If you are on the fence, I beg you to please watch the debate between the candidates held in December:

If I could have interviewed Brown, I would have asked him three pertinent questions:

1) First, why does he want THIS position? Why Travis County Judge? Eckhardt’s progression from a lawyer at the County to Commissioner’s Court to County Judge makes sense. How did Brown decide this was position he most wanted (he tried to run for what is now Donna Howard’s seat in the Texas House back in 2005)? I need to hear that it wasn’t a choice based on what was available and most powerful.

2) My second question would be about his experience. Brown talks often about his 20 years of “bringing people together” but it’s not very clear on his timeline what exactly adds up to those 20 years. Beyond that,what will make him good at being County Judge? I’m not convinced that he will actually be able to “bring people together” to do what is necessary to run the county. And that’s not to say that he doesn’t have a history of “bringing people together,” just that I’m not sure how that history translates into specific knowledge that will help him in this position.

And question 3 is related to what Karen Huber, a former County Commissioner, wrote the Austin Chronicle in January:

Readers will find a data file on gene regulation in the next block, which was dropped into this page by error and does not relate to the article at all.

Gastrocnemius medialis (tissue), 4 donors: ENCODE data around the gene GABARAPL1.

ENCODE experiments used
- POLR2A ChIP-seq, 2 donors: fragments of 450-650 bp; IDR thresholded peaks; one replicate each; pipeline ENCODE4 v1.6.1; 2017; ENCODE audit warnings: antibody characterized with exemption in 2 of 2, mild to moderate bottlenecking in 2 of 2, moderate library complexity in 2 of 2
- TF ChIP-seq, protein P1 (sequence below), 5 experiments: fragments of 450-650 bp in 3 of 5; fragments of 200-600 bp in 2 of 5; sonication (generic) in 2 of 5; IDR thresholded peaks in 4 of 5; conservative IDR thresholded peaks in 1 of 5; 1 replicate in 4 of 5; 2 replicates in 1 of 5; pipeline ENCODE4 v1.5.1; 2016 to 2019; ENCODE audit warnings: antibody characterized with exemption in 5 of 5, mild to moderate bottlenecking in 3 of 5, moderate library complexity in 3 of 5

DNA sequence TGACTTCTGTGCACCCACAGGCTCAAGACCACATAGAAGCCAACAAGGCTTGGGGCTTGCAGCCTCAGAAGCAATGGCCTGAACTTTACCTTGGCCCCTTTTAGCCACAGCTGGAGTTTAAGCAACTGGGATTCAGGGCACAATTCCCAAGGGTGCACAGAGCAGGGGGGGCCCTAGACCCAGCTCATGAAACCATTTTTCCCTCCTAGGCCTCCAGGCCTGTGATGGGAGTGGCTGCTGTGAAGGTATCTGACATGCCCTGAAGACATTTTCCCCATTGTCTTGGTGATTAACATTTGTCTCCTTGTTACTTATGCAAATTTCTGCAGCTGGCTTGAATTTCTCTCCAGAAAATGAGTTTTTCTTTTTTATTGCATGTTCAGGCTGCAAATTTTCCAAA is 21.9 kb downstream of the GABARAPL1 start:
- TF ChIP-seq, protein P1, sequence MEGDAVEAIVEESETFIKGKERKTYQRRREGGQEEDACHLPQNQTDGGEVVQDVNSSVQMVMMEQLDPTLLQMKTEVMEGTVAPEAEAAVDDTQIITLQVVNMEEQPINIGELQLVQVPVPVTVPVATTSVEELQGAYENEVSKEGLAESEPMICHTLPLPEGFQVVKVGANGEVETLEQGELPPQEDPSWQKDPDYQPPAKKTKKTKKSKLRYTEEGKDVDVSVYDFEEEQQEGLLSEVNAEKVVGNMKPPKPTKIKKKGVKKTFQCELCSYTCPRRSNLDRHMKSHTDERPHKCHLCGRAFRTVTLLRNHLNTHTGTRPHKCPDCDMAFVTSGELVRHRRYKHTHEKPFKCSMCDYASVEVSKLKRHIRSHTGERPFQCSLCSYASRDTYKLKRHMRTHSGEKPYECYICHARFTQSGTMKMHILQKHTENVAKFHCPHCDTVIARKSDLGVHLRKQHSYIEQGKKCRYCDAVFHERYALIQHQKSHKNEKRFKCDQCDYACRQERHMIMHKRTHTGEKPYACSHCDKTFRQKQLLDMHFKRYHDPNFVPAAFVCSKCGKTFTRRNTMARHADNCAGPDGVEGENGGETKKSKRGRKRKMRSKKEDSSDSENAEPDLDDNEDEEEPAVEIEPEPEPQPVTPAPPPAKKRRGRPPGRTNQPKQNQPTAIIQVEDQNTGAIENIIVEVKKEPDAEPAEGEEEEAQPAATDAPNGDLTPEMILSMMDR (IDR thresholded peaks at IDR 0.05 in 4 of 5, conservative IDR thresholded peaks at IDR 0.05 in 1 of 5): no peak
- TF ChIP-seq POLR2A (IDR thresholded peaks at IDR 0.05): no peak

Andy Brown and many of those supporting and endorsing him have two things to consider: 1) Is it possible you don’t know “what you don’t know” about the office of county judge? 2) Is there a serious movement afoot to put someone in that office who can be “managed” by more powerful “others”? And on the last question, speaking as one who knows, I note that Andy Brown’s most recent campaign finance report looks a lot like Gerald Daugherty’s – heavy in real estate and engineering dollars and, equally concerning for the Democrats, heavy in Republican leadership dollars. Is there a long-term strategy in this notable support by the “other” party leaders? Would a weak and poorly performing Democratic county judge give opportunity for the Republicans to 1) allow the partisan interests better chance to “manage” that inexperience, and/or 2) set the foundation for a successful Republican bid for judge in the future?

The Democratic machine had better be careful of that for which it wishes. The county judge’s powers are complex and seriously misunderstood by most voters, yet this is probably one of the most important locally elected positions because of its potential to influence/impact – positively or negatively – local taxes, social services, public safety, and infrastructure. Voters should be analytical about this race and pay serious attention to the candidates’ relative qualifications, not the superficial hype and endorsements.

When Huber mentions her concerns with Brown’s campaign finance report (.pdf link), I share her concern. The Austin Chronicle reports that the largest contributor to Brown’s campaign is $15,400 from the Travis County Sheriffs’ Law Enforcement Association PAC. I worry about this because in 2012: